A headless CMS offers dynamic sites with better functionality and user-friendliness. It can handle larger websites better and has a user interface that is used to produce content. There are typically fewer third-party apps needed to create websites.

Ecommerce business guide

How to Choose a CMS: The Ultimate Guide (With Bonus Checklist To Ask Your Vendor)

The definitive guide to choosing the right CMS for your business plus bonus questions and checklist to ask your CMS vendor.


Conclusion: It Comes Down to Your Needs

Before deciding, consider your project's size, complexity, update frequency, users' location, expectations, your team's development talents, and hosting and/or deployment variables.

Static site generators are less code-heavy than a headless CMS. They are great for when you want a speedy, simple website. Generally, they have a simpler architecture and caching logic, and they are cheaper than building a website with a headless CMS platform. If you don't require dynamic functionality provided by a headless CMS for your site, an SSG may be a suitable option.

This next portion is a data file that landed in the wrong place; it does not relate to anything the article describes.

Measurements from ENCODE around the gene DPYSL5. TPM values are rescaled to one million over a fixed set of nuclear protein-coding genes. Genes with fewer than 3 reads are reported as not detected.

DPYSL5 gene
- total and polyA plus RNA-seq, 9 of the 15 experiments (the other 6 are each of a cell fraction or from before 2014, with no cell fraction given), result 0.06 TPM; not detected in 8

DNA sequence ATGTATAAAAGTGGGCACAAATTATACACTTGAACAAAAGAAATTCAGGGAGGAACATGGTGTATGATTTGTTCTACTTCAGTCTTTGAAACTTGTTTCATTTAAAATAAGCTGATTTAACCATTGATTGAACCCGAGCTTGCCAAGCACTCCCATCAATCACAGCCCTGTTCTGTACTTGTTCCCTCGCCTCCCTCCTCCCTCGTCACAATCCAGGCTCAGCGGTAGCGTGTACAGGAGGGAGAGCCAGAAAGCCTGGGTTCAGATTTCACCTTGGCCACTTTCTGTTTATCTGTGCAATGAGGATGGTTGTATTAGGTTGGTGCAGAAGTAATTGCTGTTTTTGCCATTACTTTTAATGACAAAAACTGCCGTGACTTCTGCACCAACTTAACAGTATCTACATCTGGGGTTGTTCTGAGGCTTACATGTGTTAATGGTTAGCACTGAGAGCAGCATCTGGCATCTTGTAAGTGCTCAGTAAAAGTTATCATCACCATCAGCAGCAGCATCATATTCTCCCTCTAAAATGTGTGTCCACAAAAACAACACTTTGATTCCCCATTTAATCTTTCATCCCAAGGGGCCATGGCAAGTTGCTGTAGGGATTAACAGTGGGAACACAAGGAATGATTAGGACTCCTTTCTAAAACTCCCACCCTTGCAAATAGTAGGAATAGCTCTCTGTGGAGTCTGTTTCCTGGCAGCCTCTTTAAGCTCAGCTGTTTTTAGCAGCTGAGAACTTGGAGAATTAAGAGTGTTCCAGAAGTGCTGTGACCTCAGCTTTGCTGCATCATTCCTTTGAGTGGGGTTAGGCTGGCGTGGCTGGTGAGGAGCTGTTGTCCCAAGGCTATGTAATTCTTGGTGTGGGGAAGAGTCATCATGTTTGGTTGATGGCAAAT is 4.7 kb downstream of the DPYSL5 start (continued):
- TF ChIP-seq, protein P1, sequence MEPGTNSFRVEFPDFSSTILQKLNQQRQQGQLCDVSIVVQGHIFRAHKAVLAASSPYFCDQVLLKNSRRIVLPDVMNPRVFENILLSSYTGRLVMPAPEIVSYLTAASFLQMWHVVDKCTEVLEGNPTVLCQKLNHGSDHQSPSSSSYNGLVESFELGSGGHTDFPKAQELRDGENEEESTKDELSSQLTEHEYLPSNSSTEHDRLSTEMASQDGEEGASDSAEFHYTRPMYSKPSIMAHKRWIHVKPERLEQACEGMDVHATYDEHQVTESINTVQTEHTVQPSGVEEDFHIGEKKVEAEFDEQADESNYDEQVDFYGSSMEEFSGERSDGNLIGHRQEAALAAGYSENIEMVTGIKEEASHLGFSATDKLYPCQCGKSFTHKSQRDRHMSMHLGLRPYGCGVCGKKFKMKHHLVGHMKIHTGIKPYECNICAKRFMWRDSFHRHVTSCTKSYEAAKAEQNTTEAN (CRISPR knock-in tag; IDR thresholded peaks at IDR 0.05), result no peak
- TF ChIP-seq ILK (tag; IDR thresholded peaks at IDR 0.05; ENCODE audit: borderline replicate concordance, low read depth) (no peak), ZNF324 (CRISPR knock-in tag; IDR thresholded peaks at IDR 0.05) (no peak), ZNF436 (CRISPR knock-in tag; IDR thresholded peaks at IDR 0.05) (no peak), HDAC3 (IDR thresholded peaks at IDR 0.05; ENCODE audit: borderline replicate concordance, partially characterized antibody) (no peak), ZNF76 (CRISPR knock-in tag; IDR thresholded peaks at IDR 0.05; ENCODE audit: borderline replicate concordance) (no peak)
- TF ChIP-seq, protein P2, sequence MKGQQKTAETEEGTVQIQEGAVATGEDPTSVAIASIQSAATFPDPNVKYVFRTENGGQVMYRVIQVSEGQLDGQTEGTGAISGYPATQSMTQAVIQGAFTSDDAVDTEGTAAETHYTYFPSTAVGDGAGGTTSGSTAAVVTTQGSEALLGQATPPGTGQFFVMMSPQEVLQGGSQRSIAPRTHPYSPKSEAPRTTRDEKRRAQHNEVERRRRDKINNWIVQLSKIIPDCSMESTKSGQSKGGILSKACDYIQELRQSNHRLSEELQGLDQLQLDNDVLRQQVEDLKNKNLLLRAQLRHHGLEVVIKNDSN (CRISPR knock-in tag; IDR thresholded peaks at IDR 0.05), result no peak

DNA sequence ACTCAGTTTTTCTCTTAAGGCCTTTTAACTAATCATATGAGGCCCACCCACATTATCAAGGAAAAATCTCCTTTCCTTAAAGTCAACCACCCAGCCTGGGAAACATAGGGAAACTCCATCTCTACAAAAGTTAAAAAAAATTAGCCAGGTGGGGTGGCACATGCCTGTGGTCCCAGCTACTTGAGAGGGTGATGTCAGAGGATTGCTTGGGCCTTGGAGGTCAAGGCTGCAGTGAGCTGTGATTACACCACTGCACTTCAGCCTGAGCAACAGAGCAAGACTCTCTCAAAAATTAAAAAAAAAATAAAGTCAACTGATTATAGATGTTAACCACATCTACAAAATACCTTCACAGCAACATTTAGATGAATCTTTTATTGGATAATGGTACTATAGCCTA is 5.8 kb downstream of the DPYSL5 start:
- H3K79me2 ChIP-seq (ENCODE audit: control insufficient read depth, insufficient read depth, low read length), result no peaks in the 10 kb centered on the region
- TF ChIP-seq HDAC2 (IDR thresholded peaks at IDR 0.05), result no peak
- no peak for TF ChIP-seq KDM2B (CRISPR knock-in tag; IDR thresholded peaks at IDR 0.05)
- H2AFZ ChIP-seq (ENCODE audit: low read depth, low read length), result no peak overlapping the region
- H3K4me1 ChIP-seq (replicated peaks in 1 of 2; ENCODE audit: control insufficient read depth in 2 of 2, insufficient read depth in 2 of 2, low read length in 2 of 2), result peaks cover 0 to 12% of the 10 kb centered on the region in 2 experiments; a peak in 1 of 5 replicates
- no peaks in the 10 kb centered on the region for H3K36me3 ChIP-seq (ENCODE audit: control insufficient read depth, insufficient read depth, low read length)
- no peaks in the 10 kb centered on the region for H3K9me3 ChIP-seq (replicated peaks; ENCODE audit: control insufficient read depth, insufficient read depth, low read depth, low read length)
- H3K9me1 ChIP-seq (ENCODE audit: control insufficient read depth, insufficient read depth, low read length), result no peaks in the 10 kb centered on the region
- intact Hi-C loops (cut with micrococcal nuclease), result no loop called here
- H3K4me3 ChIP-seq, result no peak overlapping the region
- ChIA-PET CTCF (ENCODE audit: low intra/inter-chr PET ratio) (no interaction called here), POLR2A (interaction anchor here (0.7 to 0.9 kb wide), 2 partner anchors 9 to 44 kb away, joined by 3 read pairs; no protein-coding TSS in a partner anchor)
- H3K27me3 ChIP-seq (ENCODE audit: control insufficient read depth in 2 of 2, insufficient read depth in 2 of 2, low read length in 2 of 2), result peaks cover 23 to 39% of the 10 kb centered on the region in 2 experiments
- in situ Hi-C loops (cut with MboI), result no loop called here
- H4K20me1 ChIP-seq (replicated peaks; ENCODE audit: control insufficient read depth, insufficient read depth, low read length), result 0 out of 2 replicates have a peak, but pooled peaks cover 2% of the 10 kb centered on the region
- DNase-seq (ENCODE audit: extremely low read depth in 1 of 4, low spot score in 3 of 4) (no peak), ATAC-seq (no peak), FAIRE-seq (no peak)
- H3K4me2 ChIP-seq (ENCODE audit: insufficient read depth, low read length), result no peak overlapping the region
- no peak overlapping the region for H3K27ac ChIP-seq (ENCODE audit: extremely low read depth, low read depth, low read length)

However, based on the complexity and freedom of your wants and needs for your site, a headless CMS can offer you faster, smarter, and more original content management. It’s also better for creating sites that require databases, user logins, personalization, and other complicated features.

Are you evaluating CMS?


Sam Saltis
Sam Saltis

An entrepreneur at heart with over 20+ years of experience in building internet software, growing online companies and managing product development.

Loves all things SaaS, technology, and startups.

You can find him feeding his beloved fish when he's back in Australia.

Previous PostWhy Use a Headless CMS?
Back
Next PostHeadless Commerce: The Complete Guide to Selling [2022 Edition]